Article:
“The revels we shared in the days that are gone”: Examining female participation in the cult of Dionysos in ancient Greece and Rome.
LE3 .A278 2017
Bachelor of Arts
History & Classics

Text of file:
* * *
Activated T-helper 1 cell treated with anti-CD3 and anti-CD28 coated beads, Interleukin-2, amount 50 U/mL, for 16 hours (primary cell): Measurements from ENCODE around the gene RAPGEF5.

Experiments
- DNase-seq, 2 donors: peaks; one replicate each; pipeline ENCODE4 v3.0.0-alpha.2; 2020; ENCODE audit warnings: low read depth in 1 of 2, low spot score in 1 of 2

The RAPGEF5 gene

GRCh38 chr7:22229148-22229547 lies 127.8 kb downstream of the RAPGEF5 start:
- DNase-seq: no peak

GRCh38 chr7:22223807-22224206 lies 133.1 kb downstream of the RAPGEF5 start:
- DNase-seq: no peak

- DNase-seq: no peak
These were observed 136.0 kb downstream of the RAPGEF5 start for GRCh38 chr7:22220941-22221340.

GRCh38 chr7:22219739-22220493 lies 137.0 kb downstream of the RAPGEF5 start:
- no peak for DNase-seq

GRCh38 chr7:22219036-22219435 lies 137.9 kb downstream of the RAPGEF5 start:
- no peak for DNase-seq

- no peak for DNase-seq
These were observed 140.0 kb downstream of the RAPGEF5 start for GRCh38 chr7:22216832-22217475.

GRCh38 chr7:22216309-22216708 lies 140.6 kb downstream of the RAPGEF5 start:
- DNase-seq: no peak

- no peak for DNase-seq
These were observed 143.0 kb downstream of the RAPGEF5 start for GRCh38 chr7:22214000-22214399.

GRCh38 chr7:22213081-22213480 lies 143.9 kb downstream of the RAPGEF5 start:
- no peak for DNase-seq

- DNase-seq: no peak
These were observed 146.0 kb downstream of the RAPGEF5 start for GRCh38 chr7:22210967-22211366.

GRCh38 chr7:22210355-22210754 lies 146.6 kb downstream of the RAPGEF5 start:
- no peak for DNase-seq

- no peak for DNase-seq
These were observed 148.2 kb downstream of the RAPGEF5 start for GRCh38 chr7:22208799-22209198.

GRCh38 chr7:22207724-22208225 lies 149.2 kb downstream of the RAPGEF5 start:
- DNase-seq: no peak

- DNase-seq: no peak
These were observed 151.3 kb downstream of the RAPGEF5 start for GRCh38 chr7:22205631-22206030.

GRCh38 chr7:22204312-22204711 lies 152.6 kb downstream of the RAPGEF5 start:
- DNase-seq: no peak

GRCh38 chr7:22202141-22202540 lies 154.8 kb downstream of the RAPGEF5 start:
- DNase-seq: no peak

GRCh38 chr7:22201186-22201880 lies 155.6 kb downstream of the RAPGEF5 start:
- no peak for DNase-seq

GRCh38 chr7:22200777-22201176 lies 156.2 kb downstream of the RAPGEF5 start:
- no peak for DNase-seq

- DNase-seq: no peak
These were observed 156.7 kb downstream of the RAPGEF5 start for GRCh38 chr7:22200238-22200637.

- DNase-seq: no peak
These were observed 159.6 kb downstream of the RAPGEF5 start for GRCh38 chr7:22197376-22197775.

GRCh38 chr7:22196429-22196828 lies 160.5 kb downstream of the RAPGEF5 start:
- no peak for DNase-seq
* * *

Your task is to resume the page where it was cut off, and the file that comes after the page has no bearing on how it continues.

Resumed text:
This investigation uncovers the function of women and femininity in the cult of Dionysos in ancient Greece and Rome with a particular interest in the agency women derived from cult participation. This is achieved through the analysis of popular myths, Euripides’ Bacchae,epigraphic and historical sources juxtaposed with archaeological sources and scholarly analysis. Sources are presented chronologically to provide a clear and comprehensive view of the evolution of Dionysian cult. Chapter 1 explores the origins of Dionysos and his female retinue in Dionysian mythology and their presentation in Euripides’ fifth century BCE drama. The focus Euripides places on women in Bacchae emphasizes the prominence of women in the cult while his exploration of Dionysos and femininity establishes Dionysos as a defender of the feminine principle. Bacchae is further examined as a historical source in Chapter 2 for its function as an act of reception for Dionysian cult in the Classical period. Chapter 2 examines female cult participation in Classical and Hellenistic Greece using historical sources and epigraphic evidence. The earliest epigraphic evidence of female bacchants originates in Hellenistic Magnesia and Miletus. In general, women benefitted from greater access to the public sphere in the post-Classical period. Historic sources and Hellenistic inscriptions illustrate the positions of authority maintained by women in Dionysian cult and their participation in the public sphere. It was through participation in Dionysian ritual that women could engage in public life and still maintain the respectability afforded them by seclusion. As Dionysian cult entered Rome through Southern Italy, a Romanization of the Greek cult imposed cult hierarchy and strict regulations. These modifications are examined in Chapter 3, along with the decline of female participation in the Roman Bacchic cult due to the hierarchical nature of Roman society. In sum, this thesis maintains that the cult of Dionysos facilitated the participation of women in the public sphere through ritual activity, and granted them public privileges without compromising the ideal of seclusion in Greek society. The hierarchical nature of Roman society necessitated the modification of a cult which boasted gender-mixing and a diverse membership. Due to the hierarchic nature of Roman society centred around the principle of the paterfamilias, female participation declined in the Imperial period.
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